The moral voice of an expanded SCO

SCO provides Pakistan with an additional platform to further develop its already improving ties with Russia


Dr Aamir Khan June 25, 2016
The writer is a graduate of Oxford, INSEAD and Cranfield. He has worked as a diplomat in China

In a dramatic and poignant move, the Shanghai Cooperation Organisation (SCO) has agreed to induct both India and Pakistan as full members, with both countries edging closer to membership at the 16th SCO summit that was held on June 23-24 in Tashkent. The move is dramatic because the SCO, which has not added a single member since its inception in 2001, will now bring an additional 1.2 billion people within its ambit. It is poignant because it carries significant implications for regional politics and economics.

At least two questions are being persistently asked by international observers: will the SCO play a more meaningful role regionally and globally? And will the Indo-Pak rivalry affect the governance and effectiveness of the rather young SCO, itself on the path to institution-building and role-clarification? Some observers have read an aggressive political, even military role, into the enlarged SCO. A few have gone so far as to fantasise the SCO as a counterbalance to Nato. Nothing can be farther from the truth. The SCO’s founding fathers have clarified that the twin principles of openness and transparency will continue to drive both its ethos and action, and that it welcomes any nation or organisation that values these principles.

Of course, the SCO’s role cannot be isolated from the tumultuous international context. The US invasions of Iraq and Afghanistan and interference in Syria have destabilised large regions. The US role in the South China Sea has also been unwise. Its egging of Nato into assuming an anti-Russia position is reckless. And its development of the Anti-Ballistic Missile system will only give a fillip to the global nuclear race. By including South Asia, the SCO will gather more mass, and thus more traction, in making its moral voice and friendly advice heard.

Regarding the risk of the Indo-Pak rivalry affecting the SCO, both countries have assured that they will respect SCO principles and culture. It is true the relationship between both countries has not been smooth. However, the SCO will provide a much-needed low-key platform and further contact points for both to reach the level of maturity that China has shown in handling its relations with major powers. Pakistan’s ties with China have drawn even closer with the CPEC, and it will be abhorrent to undermine the SCO’s governance when China is one of the key driving forces. In fact, a Pakistan that is inside the SCO will be a more responsible member. It is bound to emulate both China and the ethos of the SCO in leveraging its unique geographical position to strengthen its economy and fight terrorism with political will and military might. Also, the SCO provides Pakistan with an additional platform to further develop its already improving ties with Russia.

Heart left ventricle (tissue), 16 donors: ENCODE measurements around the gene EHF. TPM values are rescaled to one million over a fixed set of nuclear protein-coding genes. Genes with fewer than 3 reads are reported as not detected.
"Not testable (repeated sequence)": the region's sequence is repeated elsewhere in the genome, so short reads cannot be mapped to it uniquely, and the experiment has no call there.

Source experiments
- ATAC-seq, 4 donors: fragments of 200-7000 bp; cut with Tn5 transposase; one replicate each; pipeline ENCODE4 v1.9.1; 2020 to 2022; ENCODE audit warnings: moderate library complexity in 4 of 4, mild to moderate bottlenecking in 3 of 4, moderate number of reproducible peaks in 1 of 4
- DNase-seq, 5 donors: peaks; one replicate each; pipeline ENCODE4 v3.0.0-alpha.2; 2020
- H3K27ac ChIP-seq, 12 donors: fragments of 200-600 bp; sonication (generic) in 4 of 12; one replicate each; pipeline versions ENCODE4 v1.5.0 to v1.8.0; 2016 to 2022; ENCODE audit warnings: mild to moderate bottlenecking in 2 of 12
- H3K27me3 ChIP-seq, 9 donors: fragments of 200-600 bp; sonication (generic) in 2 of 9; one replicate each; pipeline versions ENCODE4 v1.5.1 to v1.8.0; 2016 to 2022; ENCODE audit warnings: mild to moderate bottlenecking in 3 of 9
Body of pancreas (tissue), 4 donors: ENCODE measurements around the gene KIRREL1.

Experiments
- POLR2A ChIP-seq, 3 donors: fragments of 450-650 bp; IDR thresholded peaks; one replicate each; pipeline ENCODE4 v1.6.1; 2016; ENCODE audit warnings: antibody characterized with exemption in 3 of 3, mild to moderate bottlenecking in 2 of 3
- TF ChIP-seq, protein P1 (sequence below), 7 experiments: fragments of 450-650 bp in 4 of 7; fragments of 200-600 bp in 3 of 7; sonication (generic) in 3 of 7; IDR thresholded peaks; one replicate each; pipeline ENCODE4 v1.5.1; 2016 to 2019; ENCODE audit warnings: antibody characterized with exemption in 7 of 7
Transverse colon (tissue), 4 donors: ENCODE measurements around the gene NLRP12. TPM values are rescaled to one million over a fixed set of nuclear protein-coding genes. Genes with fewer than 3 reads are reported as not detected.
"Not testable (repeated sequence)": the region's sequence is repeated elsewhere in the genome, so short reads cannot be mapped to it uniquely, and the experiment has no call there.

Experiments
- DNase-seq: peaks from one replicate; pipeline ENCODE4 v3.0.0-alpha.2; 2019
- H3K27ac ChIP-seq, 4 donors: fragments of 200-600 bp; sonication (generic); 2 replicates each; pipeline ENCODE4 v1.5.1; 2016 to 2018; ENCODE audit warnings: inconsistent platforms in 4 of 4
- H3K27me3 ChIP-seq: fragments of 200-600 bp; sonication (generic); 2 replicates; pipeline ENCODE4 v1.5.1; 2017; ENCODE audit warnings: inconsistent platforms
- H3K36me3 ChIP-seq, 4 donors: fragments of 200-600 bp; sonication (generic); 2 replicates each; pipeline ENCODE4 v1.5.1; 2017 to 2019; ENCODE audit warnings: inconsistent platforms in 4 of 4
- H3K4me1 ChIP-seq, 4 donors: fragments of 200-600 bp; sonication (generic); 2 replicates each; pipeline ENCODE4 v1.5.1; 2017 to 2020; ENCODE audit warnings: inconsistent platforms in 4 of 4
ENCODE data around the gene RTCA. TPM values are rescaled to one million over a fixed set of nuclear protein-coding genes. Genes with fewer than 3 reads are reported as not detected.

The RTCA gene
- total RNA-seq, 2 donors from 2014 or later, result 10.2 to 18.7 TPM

For India, the SCO provides equally palpable benefits. India has some unresolved border disputes with China — mostly a legacy of colonial history. It is thus a good opportunity to engage with China which is more than willing to partner India in its economic development. It is also a golden moment for India to ponder whether to join a futile and self-defeating coalition of sorts being crafted by a third country against China or to join hands with China in ameliorating the lives of its vast population. India will also be eyeing the SCO to strengthen its relationship with Central Asia.

Given the turbulence of the 21st century world, any opportunity to stabilise our global order must be whole-heartedly welcomed. China and Russia are now two of the most important poles in the new economic and political world order. I believe a multipolar world is a safer and more prosperous one than a unipolar world. The strengthened moral voice of an expanded SCO will be a win-win for its current and new members, and for the international community.

Published in The Express Tribune, June 26th, 2016.

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COMMENTS (1)

Srinivasulu Mekala | 4 years ago | Reply | Recommend India is a member of several organisations such as BRICS and G-20. India joined SCO for its own reasons and they are none of those enumerated by the author, and no Indian even talks about it as a notable event, it is just something in the passing. Where as Pakistan has already started dreaming of heaven on earth with the SCO and CPEC. Pakistan's track record of foreign affairs and diplomacy are the examples of the worst kind. India's foreign policy and diplomacy are the best and consistently successful. The irony is an ex-diplomat of Pakistan is giving lessons of SCO to India in this article. This is called "great grandson teaching how to cough to his great grandfather". We may learn anything under the sky from Pakistan, but not foreign policy and diplomacy. Despite the SCO, China and Pakistan will continue to be the worst enemies of India and the tussle will go on. The question will never be of friendship but of managing the enmity not translating into all out war, that is where SCO may be somewhat useful, in addition to UNO, SAARC etc.
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